With few exceptions, Christian Gerhaher ventures well off the beaten track in this superlative recital centring on the echt Schubertian themes of wandering, evanescence, night and lost or unattainable love. In his classic study of Schubert’s songs (Duckworth: 1928), Richard Capell wrote of the rare ‘An den Mond in einer Herbstnacht’, somewhere between a Lied and an operatic scena, that it ‘would reward an uncommon singer possessing art enough to maintain the interest for all of its length’. I suspect Capell would have given the nod to Gerhaher, in close partnership with the sentient Gerold Huber. With his lyric high baritone at its freest, Gerhaher has the uncommon gift of making everything alive, specific, while always sounding natural. Each shift of perspective in ‘An den Mond in einer Herbstnacht’ – say, the sudden stab of fear at the vulture gnawing the soul, or the lightening of gait and spirit at the memory of boyhood – is vividly caught. Yet the abiding impression, here and throughout this recital, is of spontaneous directness, tempered by a certain restraint.
In the Gothic ballad ‘Der Zwerg’ Gerhaher eschews grotesquerie, making his effects by understatement and the plangency of his perfectly controlled pianissimo singing. The song emerges less as melodrama than as a mysterious human tragedy. ‘Herbst’, that bleak late masterpiece, is likewise elegiac rather than anguished, with Gerhaher cherishing the sculpted beauty of Schubert’s melodic line. He can be charming, too, as in the lazy barcarolle ‘Der Schiffer’ and the pastoral sway of ‘Abendlied an die Entfernte’, where Huber gives a delightful lift to the 6/8 rhythms.
Several of the little-known early songs here look slender on the page. But with his Schubertian gift of mingled simplicity and vitality, Gerhaher makes something cherishable of the limpid, Mozartian ‘Nach einem Gewitter’ and the Baroque-inspired ‘Hoffnung’. In two settings of the troubled Saxon poet Ernst Schulze, ‘Im Walde’ and ‘Über Wildemann’, Gerhaher catches the anguish and desolation without ever compromising beauty of tone and breadth of line. Gerhaher and Huber end their programme with a real rarity, ‘Der Sänger am Felsen’, a strophic song of rather formal, classical cut. But they vindicate their choice with a performance of gentle eloquence and grace. Each successive verse is freshly, naturally, illuminated, with no conscious point-making. It crowns a superlative recital by a singer who for vocal beauty, poetic insight and expressive immediacy is surely unsurpassed in Lieder today.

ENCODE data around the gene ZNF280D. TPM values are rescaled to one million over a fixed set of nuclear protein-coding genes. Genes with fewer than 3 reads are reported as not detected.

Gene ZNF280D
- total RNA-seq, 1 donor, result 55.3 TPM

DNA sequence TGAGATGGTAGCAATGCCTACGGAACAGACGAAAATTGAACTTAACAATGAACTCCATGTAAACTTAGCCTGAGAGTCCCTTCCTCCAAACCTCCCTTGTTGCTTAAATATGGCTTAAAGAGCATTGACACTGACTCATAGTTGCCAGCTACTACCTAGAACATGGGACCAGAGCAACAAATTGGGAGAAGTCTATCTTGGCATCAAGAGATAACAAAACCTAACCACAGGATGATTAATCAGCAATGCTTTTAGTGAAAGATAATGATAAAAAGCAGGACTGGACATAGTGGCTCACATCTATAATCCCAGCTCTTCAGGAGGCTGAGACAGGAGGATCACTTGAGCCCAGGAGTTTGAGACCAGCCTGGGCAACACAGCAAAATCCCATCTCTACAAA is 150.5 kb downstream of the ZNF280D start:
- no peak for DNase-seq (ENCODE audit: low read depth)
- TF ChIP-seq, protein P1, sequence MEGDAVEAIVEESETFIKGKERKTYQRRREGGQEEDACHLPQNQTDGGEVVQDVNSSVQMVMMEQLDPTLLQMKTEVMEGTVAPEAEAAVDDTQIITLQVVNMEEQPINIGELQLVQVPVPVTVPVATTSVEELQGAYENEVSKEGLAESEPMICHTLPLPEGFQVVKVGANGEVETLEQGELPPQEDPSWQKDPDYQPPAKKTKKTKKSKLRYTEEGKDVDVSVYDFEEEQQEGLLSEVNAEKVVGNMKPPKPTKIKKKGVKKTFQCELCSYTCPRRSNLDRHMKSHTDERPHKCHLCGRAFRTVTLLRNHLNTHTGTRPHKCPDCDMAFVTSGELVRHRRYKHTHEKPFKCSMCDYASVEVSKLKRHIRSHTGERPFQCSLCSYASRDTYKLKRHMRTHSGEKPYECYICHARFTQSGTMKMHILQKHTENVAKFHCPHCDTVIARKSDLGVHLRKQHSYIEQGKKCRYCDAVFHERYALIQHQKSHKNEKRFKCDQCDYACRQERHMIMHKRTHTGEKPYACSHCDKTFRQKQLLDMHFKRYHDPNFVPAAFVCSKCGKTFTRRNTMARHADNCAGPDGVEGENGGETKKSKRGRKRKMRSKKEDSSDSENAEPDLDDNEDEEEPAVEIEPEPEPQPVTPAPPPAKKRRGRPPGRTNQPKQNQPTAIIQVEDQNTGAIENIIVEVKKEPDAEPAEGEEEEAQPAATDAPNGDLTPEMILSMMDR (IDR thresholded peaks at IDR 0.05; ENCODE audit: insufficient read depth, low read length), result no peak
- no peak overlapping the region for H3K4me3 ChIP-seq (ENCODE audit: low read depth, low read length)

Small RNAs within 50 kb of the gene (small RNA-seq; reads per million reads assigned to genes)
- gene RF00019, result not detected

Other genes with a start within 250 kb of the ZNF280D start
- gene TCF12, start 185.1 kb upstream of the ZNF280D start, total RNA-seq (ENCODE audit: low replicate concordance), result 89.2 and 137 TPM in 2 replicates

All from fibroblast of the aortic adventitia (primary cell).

Gundula Janowitz sop Irwin Gage pf
(Orfeo) Recorded live 1972
This is an unusual and wholly absorbing recital by a soprano often, mistakenly, considered no more than a singer with a lovely voice. In 1972, at the height of her appreciable powers, Janowitz impressed her Salzburg audience with this, her first recital at the Festival. Her discerning choice comprises some notable songs by Schubert rarely heard in recital and ones by his contemporary Hüttenbrenner, which Janowitz sang from manuscript copies, seldom performed since the composer’s day. These are surely their first recordings.
Has there ever been such a lovely, poised account of the great Schiller-inspired song ‘Die Götter Griechenlands’ or such an ingratiating one of ‘Sehnsucht’, the Mayrhofer setting? The first offering, ‘Im Freien’, has its winning cantilena filled with gloriously sustained, long-breathed tone. The programme ends with ‘Einsamkeit’. This grandly imaginative if slightly impersonal quasi-cantata, to a Mayrhofer text, a composition that Schubert himself thought so highly of, is a kind of a panorama of a life, ending in a wonderfully reposeful final section. Janowitz and her impressive partner perform it with total conviction, sustaining interest throughout.